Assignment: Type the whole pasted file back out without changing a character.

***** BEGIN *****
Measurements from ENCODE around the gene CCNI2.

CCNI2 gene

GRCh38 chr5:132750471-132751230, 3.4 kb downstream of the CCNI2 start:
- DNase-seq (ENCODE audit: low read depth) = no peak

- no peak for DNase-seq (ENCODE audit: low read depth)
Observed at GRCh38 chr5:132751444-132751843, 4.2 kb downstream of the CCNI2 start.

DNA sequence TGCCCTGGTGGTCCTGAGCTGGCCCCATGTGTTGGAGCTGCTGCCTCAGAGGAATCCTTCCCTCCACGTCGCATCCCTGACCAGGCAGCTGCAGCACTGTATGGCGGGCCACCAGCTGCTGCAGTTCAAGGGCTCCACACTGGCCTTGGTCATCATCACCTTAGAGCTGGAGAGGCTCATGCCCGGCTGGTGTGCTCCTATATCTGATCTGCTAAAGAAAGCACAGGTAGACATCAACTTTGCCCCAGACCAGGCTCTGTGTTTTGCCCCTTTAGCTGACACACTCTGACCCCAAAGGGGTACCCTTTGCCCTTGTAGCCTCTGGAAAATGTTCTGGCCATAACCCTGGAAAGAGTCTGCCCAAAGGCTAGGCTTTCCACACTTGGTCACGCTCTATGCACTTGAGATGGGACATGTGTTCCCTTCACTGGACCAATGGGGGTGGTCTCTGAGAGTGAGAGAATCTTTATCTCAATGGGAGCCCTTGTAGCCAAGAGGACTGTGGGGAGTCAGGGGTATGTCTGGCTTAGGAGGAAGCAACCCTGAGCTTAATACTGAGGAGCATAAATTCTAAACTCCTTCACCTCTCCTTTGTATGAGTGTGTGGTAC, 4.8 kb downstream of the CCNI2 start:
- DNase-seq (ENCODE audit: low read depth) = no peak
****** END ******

Measurements from ENCODE around the gene CCNI2.

CCNI2 gene

GRCh38 chr5:132750471-132751230, 3.4 kb downstream of the CCNI2 start:
- DNase-seq (ENCODE audit: low read depth) = no peak

- no peak for DNase-seq (ENCODE audit: low read depth)
Observed at GRCh38 chr5:132751444-132751843, 4.2 kb downstream of the CCNI2 start.

DNA sequence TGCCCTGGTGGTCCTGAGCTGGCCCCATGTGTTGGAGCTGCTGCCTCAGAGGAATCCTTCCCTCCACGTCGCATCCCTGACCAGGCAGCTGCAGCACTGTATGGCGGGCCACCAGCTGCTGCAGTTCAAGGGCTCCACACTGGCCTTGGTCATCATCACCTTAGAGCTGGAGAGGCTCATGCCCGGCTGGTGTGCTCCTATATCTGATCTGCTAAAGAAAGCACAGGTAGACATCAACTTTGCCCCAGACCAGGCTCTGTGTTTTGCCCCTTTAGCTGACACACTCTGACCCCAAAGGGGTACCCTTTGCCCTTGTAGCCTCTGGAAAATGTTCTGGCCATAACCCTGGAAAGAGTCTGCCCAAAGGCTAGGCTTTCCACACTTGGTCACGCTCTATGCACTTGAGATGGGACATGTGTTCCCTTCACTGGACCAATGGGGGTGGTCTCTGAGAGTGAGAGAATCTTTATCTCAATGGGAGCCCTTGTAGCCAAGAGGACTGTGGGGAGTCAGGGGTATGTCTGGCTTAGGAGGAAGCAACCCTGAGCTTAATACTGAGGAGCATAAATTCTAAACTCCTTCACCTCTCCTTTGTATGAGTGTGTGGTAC, 4.8 kb downstream of the CCNI2 start:
- DNase-seq (ENCODE audit: low read depth) = no peak